Today’s Wonder of the Day was inspired by WonderTeam. WonderTeam Wonders, “What is a Macguffin? ” Thanks for WONDERing with us, WonderTeam!

Some of our Wonder Friends might dream of hunting down Horcruxes with Harry Potter. Others fantasize about what they’d do with the One Ring. How about you? Would you like to help the Avengers protect the Infinity Stones? Maybe you’d help Indiana Jones find the Holy Grail!

What do all of these items have in common? They’re all important objects in popular books and movies, sure. But they’re also all examples of a useful tool in books and film. Each of these items is an example of a MacGuffin.

A MacGuffin is an object that drives a story forward. The plot revolves around the MacGuffin, but the object itself isn’t all that important to the real story. The term was first used by Alfred Hitchcock. You may have heard of Hitchcock—he’s famous for directing suspenseful works of film. A few of his top hits include “Vertigo” and “Rear Window.”

How about another way to think of the MacGuffin? It’s the thing the characters in a story or film want. But, it doesn’t make much of a difference to the audience. MacGuffins are most common in stories that include adventure, mystery, or suspense. 

Most often, a MacGuffin is a valuable object. It could be a rare diamond, a buried treasure, or a priceless piece of art that’s gone missing. The characters spend much of the story searching for the valuable object. However, the object doesn’t truly impact the story that’s told.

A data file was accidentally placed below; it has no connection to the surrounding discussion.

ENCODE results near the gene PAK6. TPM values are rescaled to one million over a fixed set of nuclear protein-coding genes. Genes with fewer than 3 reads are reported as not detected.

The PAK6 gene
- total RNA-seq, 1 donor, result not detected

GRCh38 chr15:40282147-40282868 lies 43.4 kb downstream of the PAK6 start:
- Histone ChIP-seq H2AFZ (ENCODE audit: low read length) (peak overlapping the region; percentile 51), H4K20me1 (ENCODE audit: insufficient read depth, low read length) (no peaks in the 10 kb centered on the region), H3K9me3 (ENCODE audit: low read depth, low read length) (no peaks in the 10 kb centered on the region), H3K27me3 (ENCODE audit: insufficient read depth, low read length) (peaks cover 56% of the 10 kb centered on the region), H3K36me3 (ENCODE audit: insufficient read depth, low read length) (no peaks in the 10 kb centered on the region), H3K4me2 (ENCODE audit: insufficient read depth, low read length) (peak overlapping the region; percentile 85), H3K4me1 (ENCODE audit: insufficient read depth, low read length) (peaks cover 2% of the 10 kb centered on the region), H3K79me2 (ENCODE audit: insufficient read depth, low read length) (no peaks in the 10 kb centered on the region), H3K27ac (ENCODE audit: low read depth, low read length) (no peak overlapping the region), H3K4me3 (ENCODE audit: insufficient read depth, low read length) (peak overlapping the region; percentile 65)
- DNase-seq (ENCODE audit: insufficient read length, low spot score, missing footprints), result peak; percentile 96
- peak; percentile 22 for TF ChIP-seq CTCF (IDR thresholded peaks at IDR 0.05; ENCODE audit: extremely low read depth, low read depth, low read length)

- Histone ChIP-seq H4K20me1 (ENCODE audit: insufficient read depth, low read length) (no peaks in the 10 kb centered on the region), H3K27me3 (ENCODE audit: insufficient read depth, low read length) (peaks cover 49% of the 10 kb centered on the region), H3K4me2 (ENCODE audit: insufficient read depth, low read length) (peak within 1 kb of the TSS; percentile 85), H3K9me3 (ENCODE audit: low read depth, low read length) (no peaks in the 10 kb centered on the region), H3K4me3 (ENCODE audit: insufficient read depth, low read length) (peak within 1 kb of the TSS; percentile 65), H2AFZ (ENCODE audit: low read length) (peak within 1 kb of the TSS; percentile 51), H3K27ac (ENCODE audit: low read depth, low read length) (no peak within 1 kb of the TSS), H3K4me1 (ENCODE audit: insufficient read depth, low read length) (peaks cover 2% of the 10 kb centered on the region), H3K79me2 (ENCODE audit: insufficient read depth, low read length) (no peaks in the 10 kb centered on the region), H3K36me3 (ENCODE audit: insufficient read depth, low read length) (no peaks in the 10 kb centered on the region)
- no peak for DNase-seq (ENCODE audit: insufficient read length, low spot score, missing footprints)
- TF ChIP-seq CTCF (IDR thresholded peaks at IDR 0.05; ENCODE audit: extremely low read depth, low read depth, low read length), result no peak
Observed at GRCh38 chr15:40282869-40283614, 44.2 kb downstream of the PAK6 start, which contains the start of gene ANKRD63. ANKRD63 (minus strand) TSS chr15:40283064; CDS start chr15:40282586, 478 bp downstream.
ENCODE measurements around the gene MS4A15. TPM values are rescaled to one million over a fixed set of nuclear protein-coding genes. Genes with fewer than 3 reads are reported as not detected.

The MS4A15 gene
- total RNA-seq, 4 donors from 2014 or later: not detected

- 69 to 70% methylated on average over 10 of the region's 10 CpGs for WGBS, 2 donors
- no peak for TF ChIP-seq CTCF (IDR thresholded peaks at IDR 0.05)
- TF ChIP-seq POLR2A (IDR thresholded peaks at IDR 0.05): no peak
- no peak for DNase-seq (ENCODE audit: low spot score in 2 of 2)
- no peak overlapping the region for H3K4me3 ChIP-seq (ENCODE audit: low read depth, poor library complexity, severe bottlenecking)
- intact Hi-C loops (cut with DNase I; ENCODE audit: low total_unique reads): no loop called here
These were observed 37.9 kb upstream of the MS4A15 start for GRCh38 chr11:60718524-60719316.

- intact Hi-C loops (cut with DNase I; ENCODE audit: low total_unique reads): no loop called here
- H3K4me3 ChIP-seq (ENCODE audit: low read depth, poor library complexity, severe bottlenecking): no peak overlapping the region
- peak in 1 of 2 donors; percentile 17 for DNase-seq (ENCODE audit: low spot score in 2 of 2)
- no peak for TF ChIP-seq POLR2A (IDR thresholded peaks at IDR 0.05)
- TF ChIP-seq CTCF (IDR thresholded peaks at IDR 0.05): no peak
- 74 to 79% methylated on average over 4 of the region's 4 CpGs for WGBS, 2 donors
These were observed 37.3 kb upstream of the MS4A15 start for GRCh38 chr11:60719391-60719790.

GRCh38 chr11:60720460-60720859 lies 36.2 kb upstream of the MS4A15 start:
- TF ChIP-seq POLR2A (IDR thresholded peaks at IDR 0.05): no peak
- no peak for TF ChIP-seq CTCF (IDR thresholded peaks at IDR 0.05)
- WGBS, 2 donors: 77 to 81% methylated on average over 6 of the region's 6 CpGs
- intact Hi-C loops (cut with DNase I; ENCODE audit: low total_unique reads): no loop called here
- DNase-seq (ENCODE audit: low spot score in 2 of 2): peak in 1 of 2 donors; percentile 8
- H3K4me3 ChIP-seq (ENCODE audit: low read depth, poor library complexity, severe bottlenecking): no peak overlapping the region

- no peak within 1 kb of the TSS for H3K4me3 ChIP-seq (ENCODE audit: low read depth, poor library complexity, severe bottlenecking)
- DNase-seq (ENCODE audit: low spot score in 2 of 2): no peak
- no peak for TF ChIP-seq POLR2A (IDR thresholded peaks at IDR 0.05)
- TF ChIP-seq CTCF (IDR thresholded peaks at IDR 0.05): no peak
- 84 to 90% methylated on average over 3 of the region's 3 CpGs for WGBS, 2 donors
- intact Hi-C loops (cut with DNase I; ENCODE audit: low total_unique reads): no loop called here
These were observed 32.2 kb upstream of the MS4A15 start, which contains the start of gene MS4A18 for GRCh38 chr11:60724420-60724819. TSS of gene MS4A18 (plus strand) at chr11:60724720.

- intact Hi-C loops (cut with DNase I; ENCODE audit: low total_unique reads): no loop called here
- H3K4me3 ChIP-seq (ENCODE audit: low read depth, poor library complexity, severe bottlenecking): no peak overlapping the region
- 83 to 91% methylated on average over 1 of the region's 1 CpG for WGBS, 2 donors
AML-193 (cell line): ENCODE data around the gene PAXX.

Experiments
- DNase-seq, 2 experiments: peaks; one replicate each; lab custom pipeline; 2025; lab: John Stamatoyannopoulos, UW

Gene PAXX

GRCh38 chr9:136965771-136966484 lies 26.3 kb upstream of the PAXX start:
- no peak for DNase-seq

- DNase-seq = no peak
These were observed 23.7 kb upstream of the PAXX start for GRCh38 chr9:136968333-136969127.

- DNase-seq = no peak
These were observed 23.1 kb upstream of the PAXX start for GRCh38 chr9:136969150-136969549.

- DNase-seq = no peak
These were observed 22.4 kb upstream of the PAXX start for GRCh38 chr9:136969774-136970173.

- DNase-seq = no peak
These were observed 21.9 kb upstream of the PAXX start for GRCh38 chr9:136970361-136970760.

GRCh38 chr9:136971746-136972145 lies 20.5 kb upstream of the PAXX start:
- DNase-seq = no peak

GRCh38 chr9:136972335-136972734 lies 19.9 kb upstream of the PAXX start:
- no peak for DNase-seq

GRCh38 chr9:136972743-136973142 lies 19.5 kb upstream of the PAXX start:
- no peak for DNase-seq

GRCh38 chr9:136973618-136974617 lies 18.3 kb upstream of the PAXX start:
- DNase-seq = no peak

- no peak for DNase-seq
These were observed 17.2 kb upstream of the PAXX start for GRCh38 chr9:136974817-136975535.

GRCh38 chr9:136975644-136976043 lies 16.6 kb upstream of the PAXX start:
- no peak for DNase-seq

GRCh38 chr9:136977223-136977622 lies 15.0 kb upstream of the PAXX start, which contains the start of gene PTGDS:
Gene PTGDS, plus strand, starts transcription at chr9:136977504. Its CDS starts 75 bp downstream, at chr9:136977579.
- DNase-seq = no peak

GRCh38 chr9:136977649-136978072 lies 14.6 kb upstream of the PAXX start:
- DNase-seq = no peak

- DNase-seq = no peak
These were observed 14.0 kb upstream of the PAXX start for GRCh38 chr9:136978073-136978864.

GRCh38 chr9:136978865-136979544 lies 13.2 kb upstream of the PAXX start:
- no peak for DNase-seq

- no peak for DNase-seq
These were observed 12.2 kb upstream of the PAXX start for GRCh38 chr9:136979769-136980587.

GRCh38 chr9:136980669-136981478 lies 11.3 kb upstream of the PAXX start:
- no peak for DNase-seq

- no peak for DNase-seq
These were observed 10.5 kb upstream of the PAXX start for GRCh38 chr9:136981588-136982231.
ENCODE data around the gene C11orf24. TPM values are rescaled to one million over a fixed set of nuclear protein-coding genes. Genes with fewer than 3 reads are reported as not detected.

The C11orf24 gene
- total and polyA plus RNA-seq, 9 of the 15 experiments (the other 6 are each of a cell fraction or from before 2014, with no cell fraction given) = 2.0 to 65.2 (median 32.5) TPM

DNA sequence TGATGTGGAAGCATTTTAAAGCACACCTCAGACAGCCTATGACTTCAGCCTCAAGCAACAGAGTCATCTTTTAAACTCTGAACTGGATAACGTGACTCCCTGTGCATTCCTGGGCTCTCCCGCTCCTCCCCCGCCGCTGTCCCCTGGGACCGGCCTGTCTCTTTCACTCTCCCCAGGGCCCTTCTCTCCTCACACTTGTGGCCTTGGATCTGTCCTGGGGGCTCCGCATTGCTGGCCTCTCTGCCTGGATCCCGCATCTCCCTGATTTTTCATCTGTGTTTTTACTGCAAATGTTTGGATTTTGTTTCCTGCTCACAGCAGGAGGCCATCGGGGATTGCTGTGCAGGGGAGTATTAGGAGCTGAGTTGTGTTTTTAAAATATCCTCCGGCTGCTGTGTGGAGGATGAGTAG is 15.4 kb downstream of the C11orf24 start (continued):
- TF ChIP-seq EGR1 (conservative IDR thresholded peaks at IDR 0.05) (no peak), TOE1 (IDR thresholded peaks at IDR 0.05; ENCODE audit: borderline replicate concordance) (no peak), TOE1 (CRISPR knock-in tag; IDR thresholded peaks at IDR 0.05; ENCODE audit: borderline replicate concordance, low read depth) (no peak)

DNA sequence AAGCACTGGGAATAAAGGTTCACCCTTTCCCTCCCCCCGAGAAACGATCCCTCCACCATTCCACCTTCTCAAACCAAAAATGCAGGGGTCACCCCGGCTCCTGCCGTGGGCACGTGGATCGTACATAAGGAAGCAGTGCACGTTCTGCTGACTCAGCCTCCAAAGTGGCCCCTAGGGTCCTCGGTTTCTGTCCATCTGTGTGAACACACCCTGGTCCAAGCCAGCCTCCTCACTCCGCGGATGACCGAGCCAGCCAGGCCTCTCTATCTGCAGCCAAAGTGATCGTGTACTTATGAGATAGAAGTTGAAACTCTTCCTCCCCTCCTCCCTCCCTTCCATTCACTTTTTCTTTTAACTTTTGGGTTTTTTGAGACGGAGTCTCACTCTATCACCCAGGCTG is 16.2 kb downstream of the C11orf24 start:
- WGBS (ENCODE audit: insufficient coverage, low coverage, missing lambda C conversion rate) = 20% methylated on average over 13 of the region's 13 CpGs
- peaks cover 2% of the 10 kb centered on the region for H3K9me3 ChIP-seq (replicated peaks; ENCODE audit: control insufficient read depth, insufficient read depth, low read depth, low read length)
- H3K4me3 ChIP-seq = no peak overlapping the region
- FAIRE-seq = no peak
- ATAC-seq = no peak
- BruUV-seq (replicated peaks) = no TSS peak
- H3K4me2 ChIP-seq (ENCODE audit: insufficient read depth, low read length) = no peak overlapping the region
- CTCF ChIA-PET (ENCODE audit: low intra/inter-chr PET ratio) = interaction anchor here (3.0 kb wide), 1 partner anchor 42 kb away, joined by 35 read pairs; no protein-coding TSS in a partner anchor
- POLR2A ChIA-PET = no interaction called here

Sometimes, the MacGuffin might be an item of interest, like a secret message in a spy story. It might even be a character. One example of this is Andy in “Toy Story 3.” The toys spend the entire film trying to find Andy. But the character himself doesn’t play much of a part in the story.

Does the idea of a MacGuffin seem pretty complicated? It certainly can be. Luckily, there’s an easy test anyone can use to find a MacGuffin. First, identify the object in question. Then, ask two questions:

  1. Can you change the object without drastically changing the story?

  2. Does the object itself have very little effect on the plot?

If the answer to both of these questions is “yes,” then you’ve found a MacGuffin. As an example, consider a story in which a group of friends is searching for a missing bag. The friends overcome a number of challenges. They meet other characters and learn new lessons. Finally, they find the missing bag. 

Can you change the missing bag without drastically changing the story? Yes. The bag could be a shoe, a necklace, anything. The group of friends could still go on the same adventure to find it. 

Does the bag itself have very little effect on the plot? Yes. The friends only find the bag at the very end of the story. None of their actions directly involve the bag. That means the bag isn’t really needed in order to tell the story of their adventure. In this example, the missing bag is a MacGuffin.

Can you think of any examples of a MacGuffin? They can be fun to search for! The next time you sit down to read a story or watch a movie with a friend or family member, put your new knowledge to the test. What new MacGuffins will you discover?

Standards: CCRA.R.3, CCRA.L.3, CCRA.L.6, CCRA.R.4, CCRA.R.1, CCRA.R.2, CCRA.SL.1, CCRA.SL.2, CCRA.W.3, CCRA.W.4, CCRA.L.1, CCRA.L.2, CCRA.R.10

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